- Ripley. G., Dana. C.A., Ed. (1879) The American Cyclopædia – A Popular Dictionary Of General Knowledge New York, United States: D. Appleton and Company (Entrance: “Harem” [between "Hare Lip" and "Harfleur"], written by Parke Godwin).

Deception is Truth, Truth Deception


‘The postmodernist critique of Plato was anticipated in classical times in a celebrated story told by the Roman scholar Pliny the Elder (23-79 AD) in his Natural History. Pliny described a competition between the painters Zeuxis and Parrhasios during the 5th century BC. Zeuxis painted a bunch of grapes so lifelike that they attracted the birds.

[Parrhasios]
“But I triumphed over him by painting a veil so deceptive that Zeuxis turned to me and said…”

[Zeuxis]
“Well, and now draw aside the veil and show what you have painted behind it.”

[Pliny the Elder]
“Whereas Zeuxis fooled the birds, Parrhasios deceived his fellow human beings.”

Plato always maintained that truth and falsity are opposed. This idea is perpetuated in confusion arising from Zeuxis’ painting. But Parrhasios contradicts this notion by revealing that deception is the truth, and vice versa. The French psychoanalyst Jacques Lacan was particularly fond of this story, and quoted it in his seminars during the 1960s and 70s.’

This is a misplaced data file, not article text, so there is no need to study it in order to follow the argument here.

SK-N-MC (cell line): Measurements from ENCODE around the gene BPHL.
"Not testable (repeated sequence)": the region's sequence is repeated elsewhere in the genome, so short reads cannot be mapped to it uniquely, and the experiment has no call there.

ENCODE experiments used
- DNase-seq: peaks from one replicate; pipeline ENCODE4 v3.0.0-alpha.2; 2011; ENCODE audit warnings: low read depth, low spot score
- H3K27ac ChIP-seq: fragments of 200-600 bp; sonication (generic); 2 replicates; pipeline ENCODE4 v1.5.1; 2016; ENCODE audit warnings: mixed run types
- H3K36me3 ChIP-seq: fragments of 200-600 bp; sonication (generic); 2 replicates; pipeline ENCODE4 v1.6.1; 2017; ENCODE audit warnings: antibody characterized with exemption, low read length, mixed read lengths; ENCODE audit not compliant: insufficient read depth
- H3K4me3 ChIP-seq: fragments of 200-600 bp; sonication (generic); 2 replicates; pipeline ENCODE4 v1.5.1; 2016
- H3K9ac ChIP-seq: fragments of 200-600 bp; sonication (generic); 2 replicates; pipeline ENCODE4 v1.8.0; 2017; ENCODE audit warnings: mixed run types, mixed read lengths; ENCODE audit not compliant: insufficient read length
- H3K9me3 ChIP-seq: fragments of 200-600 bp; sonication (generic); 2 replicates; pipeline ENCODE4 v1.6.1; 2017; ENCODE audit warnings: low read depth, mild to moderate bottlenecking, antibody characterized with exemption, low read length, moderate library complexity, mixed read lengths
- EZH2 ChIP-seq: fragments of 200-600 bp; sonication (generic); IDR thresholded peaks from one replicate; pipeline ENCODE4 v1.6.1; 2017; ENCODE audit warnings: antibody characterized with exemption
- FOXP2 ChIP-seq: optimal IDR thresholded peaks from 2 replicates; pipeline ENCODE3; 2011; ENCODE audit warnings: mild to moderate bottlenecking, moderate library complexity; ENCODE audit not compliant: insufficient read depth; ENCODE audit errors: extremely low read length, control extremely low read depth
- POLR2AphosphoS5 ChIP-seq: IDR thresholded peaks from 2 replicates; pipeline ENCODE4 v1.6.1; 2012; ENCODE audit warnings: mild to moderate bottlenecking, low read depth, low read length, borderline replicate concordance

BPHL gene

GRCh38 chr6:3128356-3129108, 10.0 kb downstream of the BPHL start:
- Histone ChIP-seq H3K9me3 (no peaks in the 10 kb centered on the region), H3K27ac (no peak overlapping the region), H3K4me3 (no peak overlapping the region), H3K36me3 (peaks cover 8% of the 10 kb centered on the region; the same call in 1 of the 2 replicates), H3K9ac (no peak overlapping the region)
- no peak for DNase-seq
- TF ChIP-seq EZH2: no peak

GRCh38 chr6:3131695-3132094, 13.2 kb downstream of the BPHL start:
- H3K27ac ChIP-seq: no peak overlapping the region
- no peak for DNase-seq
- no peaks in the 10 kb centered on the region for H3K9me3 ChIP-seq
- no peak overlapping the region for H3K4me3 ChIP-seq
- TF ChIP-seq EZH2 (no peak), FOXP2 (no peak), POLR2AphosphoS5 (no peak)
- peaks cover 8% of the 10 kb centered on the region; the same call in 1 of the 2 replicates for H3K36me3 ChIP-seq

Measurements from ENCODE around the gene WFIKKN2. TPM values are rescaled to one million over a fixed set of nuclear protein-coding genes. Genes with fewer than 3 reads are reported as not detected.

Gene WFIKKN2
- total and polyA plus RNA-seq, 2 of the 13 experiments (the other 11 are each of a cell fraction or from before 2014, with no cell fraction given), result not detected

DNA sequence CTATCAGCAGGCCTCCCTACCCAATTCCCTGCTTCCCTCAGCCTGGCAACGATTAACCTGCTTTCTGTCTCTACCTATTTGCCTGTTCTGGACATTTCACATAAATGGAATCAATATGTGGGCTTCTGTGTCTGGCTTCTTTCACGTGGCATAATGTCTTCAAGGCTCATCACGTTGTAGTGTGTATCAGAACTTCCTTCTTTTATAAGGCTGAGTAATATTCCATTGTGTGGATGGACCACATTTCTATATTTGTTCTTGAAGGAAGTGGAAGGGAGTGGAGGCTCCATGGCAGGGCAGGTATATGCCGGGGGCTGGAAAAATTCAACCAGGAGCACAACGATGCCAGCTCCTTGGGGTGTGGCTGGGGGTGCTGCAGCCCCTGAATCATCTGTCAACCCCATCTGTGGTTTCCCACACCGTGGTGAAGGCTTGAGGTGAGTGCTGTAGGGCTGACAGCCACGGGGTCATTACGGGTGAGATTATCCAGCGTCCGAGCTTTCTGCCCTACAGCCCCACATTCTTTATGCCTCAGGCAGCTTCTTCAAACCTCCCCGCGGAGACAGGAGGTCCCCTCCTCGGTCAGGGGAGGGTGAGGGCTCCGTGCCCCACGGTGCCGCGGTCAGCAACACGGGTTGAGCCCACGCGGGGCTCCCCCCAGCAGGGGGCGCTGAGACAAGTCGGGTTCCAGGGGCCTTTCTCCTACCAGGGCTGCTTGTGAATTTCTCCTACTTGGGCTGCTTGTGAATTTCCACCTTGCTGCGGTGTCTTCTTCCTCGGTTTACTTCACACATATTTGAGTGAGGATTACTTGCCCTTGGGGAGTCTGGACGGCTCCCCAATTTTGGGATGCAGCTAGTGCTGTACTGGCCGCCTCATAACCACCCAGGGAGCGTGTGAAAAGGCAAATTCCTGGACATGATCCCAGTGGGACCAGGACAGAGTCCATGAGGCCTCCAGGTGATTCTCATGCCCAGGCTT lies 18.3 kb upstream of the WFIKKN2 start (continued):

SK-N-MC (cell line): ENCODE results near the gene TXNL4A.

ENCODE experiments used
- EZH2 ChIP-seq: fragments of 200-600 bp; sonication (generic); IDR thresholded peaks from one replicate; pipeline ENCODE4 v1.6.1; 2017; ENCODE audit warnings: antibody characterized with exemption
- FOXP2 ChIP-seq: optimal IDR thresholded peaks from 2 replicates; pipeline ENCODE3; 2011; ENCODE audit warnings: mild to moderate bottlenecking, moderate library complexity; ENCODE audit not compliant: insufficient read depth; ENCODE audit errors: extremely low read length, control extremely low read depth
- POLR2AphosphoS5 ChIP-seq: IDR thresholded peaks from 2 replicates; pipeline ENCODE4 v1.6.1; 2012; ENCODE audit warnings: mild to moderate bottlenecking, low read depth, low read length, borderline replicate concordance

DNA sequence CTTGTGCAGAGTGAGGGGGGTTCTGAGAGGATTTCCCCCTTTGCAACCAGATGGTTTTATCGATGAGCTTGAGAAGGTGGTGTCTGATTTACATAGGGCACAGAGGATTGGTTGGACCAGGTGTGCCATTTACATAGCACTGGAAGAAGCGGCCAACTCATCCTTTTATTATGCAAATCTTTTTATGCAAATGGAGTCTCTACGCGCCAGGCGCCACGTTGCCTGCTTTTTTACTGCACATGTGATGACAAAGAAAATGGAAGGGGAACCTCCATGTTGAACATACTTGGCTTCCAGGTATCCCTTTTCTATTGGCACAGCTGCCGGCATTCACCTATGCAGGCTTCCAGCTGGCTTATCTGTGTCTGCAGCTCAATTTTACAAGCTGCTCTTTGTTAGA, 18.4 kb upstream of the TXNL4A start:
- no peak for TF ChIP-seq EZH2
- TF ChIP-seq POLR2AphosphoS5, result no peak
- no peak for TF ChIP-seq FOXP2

- Kul-Want. C. (2012) Aesthetics London, United Kingdom: Icon Books p. 15

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Earthworms turn over the earth’s top 6 inches of soil about every 20 years, maintaining the fertile humus that covers most land areas and supports agricultural production.

Lena Horne (1917-2010), the highest paid African American actor of her time, signed a contract guaranteeing she didn’t have to play cooks, maids, or other stereotypes.

One in four Canadians ate fast food in the past 24 hours.

Caribou make a clicking sound when they walk. This is caused by tendons slipping over bones in their feet.

Designed for efficiency of construction, the Empire State Building was erected in just 11 months from the setting of the first steel columns on April 7, 1930 to the fully enclosed structure on March 31, 1931. At the peak of construction the tower rose at the rate of a storey a day.

See other: Quite Interesting Facts

Wojtek The Bear


In the spring of 1942, a new Polish Army was being formed in the Middle East under the command of the British and on their way to the organization area, a group of Polish soldiers came across a little bear in the mountainous region of Persia.

The cub was an orphan following the death of his mother at the hands of hunters and he was traded to the soldiers by a shepherd boy who kept the bear in a sack.

Wojtek The Bear

Wojtek with a Polish soldier

Eventually, the bear was taken to the 22nd Transport Company, Artillery Division, Polish 2nd Corp where the men would become his companions for the next few years. He was given the name Wojtek.